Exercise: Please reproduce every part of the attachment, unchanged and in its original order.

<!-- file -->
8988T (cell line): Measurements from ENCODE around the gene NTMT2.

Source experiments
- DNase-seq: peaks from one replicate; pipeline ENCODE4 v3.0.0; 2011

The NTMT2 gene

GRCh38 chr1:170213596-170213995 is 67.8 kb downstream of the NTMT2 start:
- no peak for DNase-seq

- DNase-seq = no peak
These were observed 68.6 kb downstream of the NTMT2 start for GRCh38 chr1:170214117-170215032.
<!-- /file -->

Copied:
8988T (cell line): Measurements from ENCODE around the gene NTMT2.

Source experiments
- DNase-seq: peaks from one replicate; pipeline ENCODE4 v3.0.0; 2011

The NTMT2 gene

GRCh38 chr1:170213596-170213995 is 67.8 kb downstream of the NTMT2 start:
- no peak for DNase-seq

- DNase-seq = no peak
These were observed 68.6 kb downstream of the NTMT2 start for GRCh38 chr1:170214117-170215032.